1. Computers
  2. Display Drivers
  3. Graphics Cards
  4. Memory
  5. Motherboards
  6. Processors
  7. Software
  8. Storage
  9. Operating Systems


Facebook RSS Twitter Twitter Google Plus


Phoronix Test Suite

OpenBenchmarking.org

NVIDIA Linux SLI Primer

Michael Larabel

Published on 26 November 2005
Written by Michael Larabel
Page 1 of 5 - Comment On This Article

Now that the 1.0-8XXX drivers are due out for an official public launch shortly, and the 1.0-8168 BETA drivers have been leaked by ASUS, GNU/Linux users can finally begin to experience the benefits of Scalable Link Interface (SLI) Technology in addition to many other improvements that Microsoft Windows ForceWare users have been able to utilize in their high-end systems for quite some time. For those Linux users who aren't familiar with this SLI Technology, rather than running a single graphics card, you're able to run two identical graphics cards in tandem on supported PCI Express systems. Similar to Scan Line Interleaving found on 3DFX Voodoo2 3D accelerators, Scalable Link Interface is able to utilize two PCI Express x16 graphics cards simultaneously but rather than having each card render one line, NVIDIA uses a dynamic load balancing logic to split the rendering portions equally between the two GeForce 6/7 units. For Linux users today we're going to discuss the possible options for establishing a NVIDIA SLI system when it comes to the motherboard, graphics card, and power supply. We also have a few tidbits of information (with SLI screenshots) when it comes to the SLI drivers and software at this point in time.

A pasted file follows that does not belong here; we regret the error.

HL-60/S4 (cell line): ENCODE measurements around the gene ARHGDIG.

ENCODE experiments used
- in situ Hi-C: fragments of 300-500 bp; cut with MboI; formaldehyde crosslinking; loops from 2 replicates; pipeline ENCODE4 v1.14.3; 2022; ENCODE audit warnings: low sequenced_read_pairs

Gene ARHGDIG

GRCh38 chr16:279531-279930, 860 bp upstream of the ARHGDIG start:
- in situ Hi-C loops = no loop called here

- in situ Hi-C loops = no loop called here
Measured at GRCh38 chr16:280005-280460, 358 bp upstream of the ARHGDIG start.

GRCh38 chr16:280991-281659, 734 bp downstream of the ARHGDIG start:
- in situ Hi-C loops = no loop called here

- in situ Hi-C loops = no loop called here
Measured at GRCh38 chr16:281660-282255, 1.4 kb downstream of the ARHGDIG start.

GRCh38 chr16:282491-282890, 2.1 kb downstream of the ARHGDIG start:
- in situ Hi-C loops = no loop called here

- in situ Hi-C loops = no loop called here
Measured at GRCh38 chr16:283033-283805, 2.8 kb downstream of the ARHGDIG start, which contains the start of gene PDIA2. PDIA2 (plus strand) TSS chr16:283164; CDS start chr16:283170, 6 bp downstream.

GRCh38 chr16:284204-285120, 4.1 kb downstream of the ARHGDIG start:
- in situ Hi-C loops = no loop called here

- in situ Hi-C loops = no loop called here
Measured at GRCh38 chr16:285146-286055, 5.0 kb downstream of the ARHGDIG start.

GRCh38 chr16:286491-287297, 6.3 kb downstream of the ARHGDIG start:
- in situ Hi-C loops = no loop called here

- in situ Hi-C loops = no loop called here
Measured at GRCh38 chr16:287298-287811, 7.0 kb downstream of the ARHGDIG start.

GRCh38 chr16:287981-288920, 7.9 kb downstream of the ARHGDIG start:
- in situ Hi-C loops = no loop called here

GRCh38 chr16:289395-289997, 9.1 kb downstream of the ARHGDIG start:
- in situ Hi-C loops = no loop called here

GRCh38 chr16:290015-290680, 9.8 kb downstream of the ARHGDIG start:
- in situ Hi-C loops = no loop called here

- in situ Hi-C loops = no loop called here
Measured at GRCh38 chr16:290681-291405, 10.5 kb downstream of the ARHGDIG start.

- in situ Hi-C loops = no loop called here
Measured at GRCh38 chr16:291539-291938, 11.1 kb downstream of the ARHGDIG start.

Before we begin, the article we have here today is simply a guide for gaming enthusiasts looking to construct their own NVIDIA SLI (Scalable Link Interface) system running Linux, and we aren't including any graphics benchmarks with this piece. However, we have numerous articles lined-up for posting upon the official 1.0-8XXX launch, which is expected in the near future.

Latest Linux Hardware Reviews
  1. CompuLab Intense-PC2: An Excellent, Fanless, Mini PC Powered By Intel's i7 Haswell
  2. From The Atom 330 To Haswell ULT: Intel Linux Performance Benchmarks
  3. AMD Radeon R9 285 Tonga Performance On Linux
  4. Apotop Wi-Copy
Latest Linux Articles
  1. AMD Moves Forward With Unified Linux Driver Strategy, New Kernel Driver
  2. MSI: Update Your BIOS From The Linux Desktop
  3. NVIDIA vs. AMD 2D Linux Drivers: Catalyst Is Getting Quite Good At 2D
  4. 15-Way GPU Comparison With Mesa 10.3 + Linux 3.17
Latest Linux News
  1. Linux 3.18-rc1 Released One Week Early With Many Changes
  2. The VC4 Gallium3D Driver Is Still Moving Along For The Raspberry Pi
  3. Direct3D 9 Support Might Land Within Mainline Mesa 3D Drivers
  4. OpenGL Preview Benchmarks For NVIDIA's GeForce GTX 970
  5. HOPE: The Ease Of Python With The Speed Of C++
  6. Vitesse: Using LLVM To Speed Up Databases
  7. AMD Is Restructuring Again, Losing 7% Of Employees
  8. Linux Testing Of The NVIDIA GeForce GTX 970
  9. Qt 5.4 Now In Beta With Web, Bluetooth LE, Graphics Improvements
  10. AMD's Radeon R9 285 On Linux Offers Good OpenCL Performance
Latest Forum Discussions
  1. NVIDIA Presents Its Driver Plans To Support Mir/Wayland & KMS On Linux
  2. AMD Is Restructuring Again, Losing 7% Of Employees
  3. Bye bye BSD, Hello Linux: A Sys Admin's Story
  4. Open-Source AMD Fusion E-350 Support Takes A Dive
  5. Upgrade to Kaveri, very slow VDPAU performance
  6. ChromeOS Drops Support For EXT2/EXT3/EXT4 File-Systems
  7. Lennart Poettering On The Open-Source Community: A Sick Place To Be In
  8. The Slides Announcing The New "AMDGPU" Kernel Driver